Is retirement a concept whose time has come and gone?
Prior to the twentieth century, few people retired. Lives were shorter, people had less money, and pension schemes were non-existent. The affluent few could, and sometimes did, pursue a life of leisure from maturity onwards. Everybody else engaged in productive labor (generally unpaid for women) until death. The unemployed – whether unemployed because of ill health, disability, disinterest, or another reason – depended, after exhausting any meager savings that they might have had, upon their family's generosity or community charity to stay alive.
In the twentieth century, improved nutrition and medical care first in developed nations and then elsewhere has resulted in people living longer. Concurrently, agricultural and industrial technological advances created unprecedented wealth. The idea of a brief season of leisure (aka retirement) following a lifetime of hard work appealed had broad popular appeal. An additional benefit of workers retiring was to make room for the next generation of workers. Another benefit of retirement was that it allowed workers who, because of physical or mental limitations caused by health problems or age, were no longer as productive as in their prime to exit the workforce gracefully without facing abject poverty or life as a dependent, many times unwanted, of family members.
In the United States, the federal Social Security program, established in 1935, represented a radical break with the past. New Deal Democrats and their political allies believed that citizens, after a lifetime of productive labor, should enjoy economic security in their last few years without needing to work. Corporations and other enterprises similarly established pension schemes to aid in attracting and retaining good workers. Sold as an investment plan (i.e., benefits paid in will fund benefits that the payee subsequently receives), Social Security has in fact always been a wealth transfer scheme in which current workers fund the benefits of current retirees. This approach benefitted the elderly in 1935 and uses inflation-adjusted dollars received from workers to pay inflation-adjusted benefits.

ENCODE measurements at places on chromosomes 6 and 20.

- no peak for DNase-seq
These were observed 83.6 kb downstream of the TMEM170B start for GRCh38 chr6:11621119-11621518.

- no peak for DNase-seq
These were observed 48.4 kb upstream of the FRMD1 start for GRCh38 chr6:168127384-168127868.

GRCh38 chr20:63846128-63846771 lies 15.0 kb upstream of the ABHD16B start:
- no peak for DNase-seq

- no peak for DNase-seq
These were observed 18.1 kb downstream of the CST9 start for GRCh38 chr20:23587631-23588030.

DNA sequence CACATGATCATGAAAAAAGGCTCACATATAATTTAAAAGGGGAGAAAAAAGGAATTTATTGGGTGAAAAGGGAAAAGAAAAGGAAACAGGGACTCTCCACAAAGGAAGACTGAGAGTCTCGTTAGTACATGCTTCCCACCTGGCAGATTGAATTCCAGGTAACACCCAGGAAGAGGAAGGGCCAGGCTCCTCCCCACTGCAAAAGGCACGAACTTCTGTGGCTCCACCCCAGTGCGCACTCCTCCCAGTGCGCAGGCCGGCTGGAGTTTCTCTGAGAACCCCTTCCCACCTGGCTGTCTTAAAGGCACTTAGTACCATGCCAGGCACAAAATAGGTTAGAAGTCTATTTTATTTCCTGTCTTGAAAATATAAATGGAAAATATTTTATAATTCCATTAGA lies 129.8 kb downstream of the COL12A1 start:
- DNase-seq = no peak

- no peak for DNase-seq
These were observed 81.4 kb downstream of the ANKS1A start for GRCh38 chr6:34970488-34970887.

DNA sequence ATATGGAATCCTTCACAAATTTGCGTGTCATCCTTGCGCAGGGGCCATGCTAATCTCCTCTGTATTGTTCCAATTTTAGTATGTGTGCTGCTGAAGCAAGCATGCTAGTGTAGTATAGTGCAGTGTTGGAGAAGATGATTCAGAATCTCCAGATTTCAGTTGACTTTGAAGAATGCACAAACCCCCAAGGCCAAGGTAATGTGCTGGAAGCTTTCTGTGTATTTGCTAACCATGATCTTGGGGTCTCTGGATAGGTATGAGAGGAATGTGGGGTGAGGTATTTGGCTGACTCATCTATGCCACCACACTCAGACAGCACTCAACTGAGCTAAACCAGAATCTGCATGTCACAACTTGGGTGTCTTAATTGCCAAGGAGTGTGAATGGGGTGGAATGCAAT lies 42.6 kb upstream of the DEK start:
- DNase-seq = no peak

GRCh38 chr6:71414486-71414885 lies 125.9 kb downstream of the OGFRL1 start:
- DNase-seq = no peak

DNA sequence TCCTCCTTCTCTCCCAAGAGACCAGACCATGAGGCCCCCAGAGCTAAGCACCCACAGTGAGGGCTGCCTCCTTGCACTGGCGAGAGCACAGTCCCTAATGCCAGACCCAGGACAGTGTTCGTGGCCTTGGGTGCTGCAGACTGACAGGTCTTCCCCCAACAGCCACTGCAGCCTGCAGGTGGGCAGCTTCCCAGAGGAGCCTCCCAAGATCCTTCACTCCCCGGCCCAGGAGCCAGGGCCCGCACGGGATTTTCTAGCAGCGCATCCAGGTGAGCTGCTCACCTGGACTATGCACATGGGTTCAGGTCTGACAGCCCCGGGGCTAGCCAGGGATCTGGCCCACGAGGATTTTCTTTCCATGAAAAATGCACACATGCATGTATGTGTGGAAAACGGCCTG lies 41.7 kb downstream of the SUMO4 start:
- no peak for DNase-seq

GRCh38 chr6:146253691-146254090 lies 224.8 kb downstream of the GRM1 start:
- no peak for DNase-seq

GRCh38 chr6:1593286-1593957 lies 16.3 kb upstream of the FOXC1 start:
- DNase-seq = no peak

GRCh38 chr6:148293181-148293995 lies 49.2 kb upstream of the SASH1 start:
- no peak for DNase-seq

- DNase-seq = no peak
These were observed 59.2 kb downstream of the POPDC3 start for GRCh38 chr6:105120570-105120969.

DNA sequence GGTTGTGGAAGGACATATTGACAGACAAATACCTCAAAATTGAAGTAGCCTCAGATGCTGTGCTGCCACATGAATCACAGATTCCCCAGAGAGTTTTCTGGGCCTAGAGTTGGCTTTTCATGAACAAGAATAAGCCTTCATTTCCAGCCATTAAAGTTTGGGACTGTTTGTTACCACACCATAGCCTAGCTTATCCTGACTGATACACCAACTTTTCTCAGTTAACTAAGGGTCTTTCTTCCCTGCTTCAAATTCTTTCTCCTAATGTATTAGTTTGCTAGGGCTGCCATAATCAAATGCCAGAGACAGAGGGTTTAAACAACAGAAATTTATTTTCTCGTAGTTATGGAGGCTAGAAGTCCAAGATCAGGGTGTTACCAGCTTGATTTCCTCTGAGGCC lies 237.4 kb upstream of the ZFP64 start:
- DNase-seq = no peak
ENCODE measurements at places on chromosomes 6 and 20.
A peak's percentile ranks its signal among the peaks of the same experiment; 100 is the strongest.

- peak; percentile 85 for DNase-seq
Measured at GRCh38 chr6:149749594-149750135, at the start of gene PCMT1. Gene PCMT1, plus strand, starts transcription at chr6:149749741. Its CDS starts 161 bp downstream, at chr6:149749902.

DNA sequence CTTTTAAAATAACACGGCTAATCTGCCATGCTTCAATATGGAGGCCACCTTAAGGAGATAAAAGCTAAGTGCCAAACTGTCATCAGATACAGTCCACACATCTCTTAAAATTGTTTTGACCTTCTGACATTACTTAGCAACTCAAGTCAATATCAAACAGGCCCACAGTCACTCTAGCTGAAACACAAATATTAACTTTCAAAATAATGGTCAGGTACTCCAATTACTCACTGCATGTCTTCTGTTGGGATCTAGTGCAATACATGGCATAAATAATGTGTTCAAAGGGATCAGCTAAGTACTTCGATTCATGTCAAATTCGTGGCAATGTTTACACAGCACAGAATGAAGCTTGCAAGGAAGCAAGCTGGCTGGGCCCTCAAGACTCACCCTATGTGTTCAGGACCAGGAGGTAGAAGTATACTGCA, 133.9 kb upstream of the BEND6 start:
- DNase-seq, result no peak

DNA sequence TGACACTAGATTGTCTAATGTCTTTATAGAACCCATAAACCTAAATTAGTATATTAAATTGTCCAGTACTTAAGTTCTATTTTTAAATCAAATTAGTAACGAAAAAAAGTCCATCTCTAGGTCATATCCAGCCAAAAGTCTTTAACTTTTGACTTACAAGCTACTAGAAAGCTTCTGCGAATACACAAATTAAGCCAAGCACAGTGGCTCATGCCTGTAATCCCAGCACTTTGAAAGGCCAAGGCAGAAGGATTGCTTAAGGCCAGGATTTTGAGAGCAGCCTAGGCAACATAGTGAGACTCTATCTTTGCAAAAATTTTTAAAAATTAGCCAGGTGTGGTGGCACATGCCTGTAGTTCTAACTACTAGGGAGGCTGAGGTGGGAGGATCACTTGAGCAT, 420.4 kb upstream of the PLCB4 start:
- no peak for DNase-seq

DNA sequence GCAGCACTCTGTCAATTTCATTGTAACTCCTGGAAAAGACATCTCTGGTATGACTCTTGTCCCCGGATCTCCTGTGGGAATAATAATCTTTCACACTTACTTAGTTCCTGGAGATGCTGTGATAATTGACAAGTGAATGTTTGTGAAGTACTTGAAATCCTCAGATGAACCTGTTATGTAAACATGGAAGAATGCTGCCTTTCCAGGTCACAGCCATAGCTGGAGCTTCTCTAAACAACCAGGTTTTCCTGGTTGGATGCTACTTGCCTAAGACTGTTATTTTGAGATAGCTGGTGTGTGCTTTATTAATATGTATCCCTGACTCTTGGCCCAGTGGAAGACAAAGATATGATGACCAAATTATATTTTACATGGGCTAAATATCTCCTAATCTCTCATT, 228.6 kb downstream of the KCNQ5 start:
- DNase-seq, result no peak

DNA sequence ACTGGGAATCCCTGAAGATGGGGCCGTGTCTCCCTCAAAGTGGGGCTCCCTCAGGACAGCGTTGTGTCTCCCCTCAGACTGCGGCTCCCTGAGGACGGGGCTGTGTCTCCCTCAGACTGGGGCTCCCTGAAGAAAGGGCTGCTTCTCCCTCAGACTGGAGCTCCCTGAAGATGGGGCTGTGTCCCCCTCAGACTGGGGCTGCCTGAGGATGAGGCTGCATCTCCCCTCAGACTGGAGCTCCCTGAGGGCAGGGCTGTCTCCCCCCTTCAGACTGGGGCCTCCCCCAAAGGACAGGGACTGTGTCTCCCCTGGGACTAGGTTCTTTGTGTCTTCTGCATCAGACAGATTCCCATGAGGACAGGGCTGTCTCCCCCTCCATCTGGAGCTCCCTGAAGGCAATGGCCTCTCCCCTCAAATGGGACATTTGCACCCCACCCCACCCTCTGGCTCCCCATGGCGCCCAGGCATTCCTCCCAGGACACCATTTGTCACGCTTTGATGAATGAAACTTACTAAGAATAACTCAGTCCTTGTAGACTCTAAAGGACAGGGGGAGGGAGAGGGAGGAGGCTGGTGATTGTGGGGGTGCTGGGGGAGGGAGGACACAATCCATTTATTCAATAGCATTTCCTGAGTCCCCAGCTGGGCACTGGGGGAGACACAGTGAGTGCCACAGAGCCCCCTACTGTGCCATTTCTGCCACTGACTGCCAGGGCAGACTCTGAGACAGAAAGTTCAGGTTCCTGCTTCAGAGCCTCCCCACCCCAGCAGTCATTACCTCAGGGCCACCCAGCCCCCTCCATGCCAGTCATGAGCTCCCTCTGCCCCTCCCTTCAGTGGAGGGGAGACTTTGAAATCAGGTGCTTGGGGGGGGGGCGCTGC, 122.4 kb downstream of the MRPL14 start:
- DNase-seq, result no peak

The idea of retirement as a right and benefit to which workers are entitled spread quickly, becoming deeply embedded in popular thought and cultural norms. Great increases in economic productivity, workforce size (especially from women joining it), and wealth fueled higher expectations for retirement. Corporate and government pension schemes, many times integrated into labor agreements, legitimized and reinforced those ideas and expectations.
Then things changed. Longer life spans – a good thing – meant that most people would work a smaller percentage of their adult years and spend a larger number of years retired. Healthcare improvements meant that people lived longer often with diminished abilities but also skyrocketing costs. Economic growth slowed and the size of the workforce plateaued. A growing number of businesses and governments discovered that they had promised more in retirement benefits than they could possibly pay.
Despite unending encouragement for people to save for retirement, saving never gained sufficient traction; too many people spent what they earned, saving little or nothing for the future, further limiting the economy's capacity to grow. The collapse of the housing bubble popped a widespread illusion of wealth, leaving many homeowners owing more than their house was worth in the current market.
By the early part of the twenty-first century, the prospect of retirement appeared to be an increasingly unrealistic possibility for expanding numbers of Americans, even persons solidly situated in the middle-class, the very group among whom the dream of retirement had held the most allure. Economic inequality is creating a chasm, difficult if not impossible for most to bridge, between the affluent 20% and everybody else.